Exclusivity

 

All contracts specify if the publisher has exclusive access to the work or not. A European contract asking for exclusive and unlimited usage rights for a publisher has, in daily life, the same implications as an American or British buy-out, meaning that the author transfers copyright ownership to the publication. In the following excerpt we see an example for a buy-out:

In consideration of payments to me from time to time and in relation to the material which I supply to you, I hereby assign to The Economist Newspaper Limited (ENL) absolutely the copyright in all media (whether now or hereafter known or developed) in the material for the full term during which the said copyright and any renewals and extensions thereof may subsist.

 

Similarly, at The  New York Times:

 

The Times owns all right, title and interest, including copyright, in and to the Materials, throughout the world (such material being commissioned by The Times as a contribution to a collective work and therefore a “work made for hire” under the Copyright Act or, alternatively, if not a “work made for hire,” then you hereby assign all such right, title, interest and copyright in and to the Materials to The Times).

 

On the other hand, Science Magazine secures only a usage license and leaves the author with the copyright:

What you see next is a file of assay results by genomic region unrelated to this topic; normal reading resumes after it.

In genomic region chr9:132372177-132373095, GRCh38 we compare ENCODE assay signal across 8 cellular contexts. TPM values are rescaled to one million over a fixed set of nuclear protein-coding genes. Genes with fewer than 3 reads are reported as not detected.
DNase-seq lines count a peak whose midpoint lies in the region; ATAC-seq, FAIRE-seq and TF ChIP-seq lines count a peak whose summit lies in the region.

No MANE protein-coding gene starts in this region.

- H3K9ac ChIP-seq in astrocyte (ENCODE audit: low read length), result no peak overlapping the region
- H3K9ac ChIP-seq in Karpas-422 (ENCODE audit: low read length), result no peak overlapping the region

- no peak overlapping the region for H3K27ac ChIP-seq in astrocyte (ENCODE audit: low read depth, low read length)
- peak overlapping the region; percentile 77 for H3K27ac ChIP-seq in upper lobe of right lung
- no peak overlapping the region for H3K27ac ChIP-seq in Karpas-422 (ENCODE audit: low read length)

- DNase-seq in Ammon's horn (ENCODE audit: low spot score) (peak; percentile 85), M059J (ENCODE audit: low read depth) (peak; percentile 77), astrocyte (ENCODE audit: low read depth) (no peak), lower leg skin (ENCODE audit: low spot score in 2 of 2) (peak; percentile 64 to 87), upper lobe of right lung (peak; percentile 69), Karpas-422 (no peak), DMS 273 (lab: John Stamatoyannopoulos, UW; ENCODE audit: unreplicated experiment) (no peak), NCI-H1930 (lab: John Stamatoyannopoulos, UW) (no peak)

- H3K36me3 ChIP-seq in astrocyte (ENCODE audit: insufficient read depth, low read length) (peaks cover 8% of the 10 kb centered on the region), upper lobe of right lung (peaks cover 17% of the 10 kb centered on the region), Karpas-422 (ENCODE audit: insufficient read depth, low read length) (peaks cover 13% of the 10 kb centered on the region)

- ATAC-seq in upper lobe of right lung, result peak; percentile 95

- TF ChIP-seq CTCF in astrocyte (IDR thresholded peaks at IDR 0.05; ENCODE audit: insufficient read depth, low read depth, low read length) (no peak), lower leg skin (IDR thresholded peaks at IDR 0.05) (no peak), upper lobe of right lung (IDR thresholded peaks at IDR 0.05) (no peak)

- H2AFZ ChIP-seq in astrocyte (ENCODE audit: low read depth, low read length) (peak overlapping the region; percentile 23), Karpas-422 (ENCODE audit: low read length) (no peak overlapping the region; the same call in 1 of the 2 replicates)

You grant to AAAS the sole and exclusive right, throughout the world to reproduce, distribute, transmit, display
and otherwise use and authorize any use of the Contribution in all forms, languages, media, and formats,
whether now or hereafter known or developed, including World Wide Web sites of AAAS and others and printed
materials of AAAS and others, and for all such purposes to engage writers of its choosing.

 

Time

 

In many contracts, the publisher holds (exclusive or non-exclusive) usage rights only for a definite time. This can range from five days to one year as you can see in the following example:

For the agreed compensation, or in exchange for the opportunity to participate in this publication, you grant to the ________ (and its licensees) 90 days exclusive worldwide rights (determined from the date of first publication by us in any edition) in all languages to unrestricted use of your work.

 

Geographical Region/Language

 

Similar to the film or the book business, sometimes a publisher only buys a license for a particular region or for a specific language. Selling single language licenses is the most profitable approach for a freelancer and should be specified in an agreement similar to this:

Copyright in the completed project will be registered in ________ _'s name or any other name it designates in the United States of America.

 

Assessing your contract

 

Fair contracts like The Guardian's only require exclusive access to your work for a certain period. After exclusivity ends, that is at The Guardian after 90 days, both the freelancer and The Guardian are free to license the piece to other publications and into other languages. Similar provisions are in place at Forbes, The Wall Street Journal or Science Magazine.

If you are not sure what your contract states, reach out to the team at The Story Market who are helping authors to understand the details of their agreements.